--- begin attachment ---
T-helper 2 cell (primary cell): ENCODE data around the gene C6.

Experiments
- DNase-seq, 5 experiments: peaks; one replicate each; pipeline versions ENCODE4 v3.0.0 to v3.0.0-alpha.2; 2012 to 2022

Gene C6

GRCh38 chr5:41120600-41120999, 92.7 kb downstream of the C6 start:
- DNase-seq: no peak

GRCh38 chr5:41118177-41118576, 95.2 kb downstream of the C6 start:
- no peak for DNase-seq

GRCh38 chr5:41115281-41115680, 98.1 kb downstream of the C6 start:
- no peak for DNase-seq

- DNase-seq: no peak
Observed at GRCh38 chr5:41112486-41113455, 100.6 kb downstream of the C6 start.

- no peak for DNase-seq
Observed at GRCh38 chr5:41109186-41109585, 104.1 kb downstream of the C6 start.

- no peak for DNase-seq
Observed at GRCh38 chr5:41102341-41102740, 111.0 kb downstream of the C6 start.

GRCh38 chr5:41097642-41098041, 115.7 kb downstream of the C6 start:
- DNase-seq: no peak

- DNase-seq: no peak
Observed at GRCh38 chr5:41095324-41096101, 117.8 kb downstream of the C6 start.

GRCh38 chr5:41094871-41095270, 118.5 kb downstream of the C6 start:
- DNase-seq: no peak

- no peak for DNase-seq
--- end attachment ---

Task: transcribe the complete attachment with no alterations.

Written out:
T-helper 2 cell (primary cell): ENCODE data around the gene C6.

Experiments
- DNase-seq, 5 experiments: peaks; one replicate each; pipeline versions ENCODE4 v3.0.0 to v3.0.0-alpha.2; 2012 to 2022

Gene C6

GRCh38 chr5:41120600-41120999, 92.7 kb downstream of the C6 start:
- DNase-seq: no peak

GRCh38 chr5:41118177-41118576, 95.2 kb downstream of the C6 start:
- no peak for DNase-seq

GRCh38 chr5:41115281-41115680, 98.1 kb downstream of the C6 start:
- no peak for DNase-seq

- DNase-seq: no peak
Observed at GRCh38 chr5:41112486-41113455, 100.6 kb downstream of the C6 start.

- no peak for DNase-seq
Observed at GRCh38 chr5:41109186-41109585, 104.1 kb downstream of the C6 start.

- no peak for DNase-seq
Observed at GRCh38 chr5:41102341-41102740, 111.0 kb downstream of the C6 start.

GRCh38 chr5:41097642-41098041, 115.7 kb downstream of the C6 start:
- DNase-seq: no peak

- DNase-seq: no peak
Observed at GRCh38 chr5:41095324-41096101, 117.8 kb downstream of the C6 start.

GRCh38 chr5:41094871-41095270, 118.5 kb downstream of the C6 start:
- DNase-seq: no peak

- no peak for DNase-seq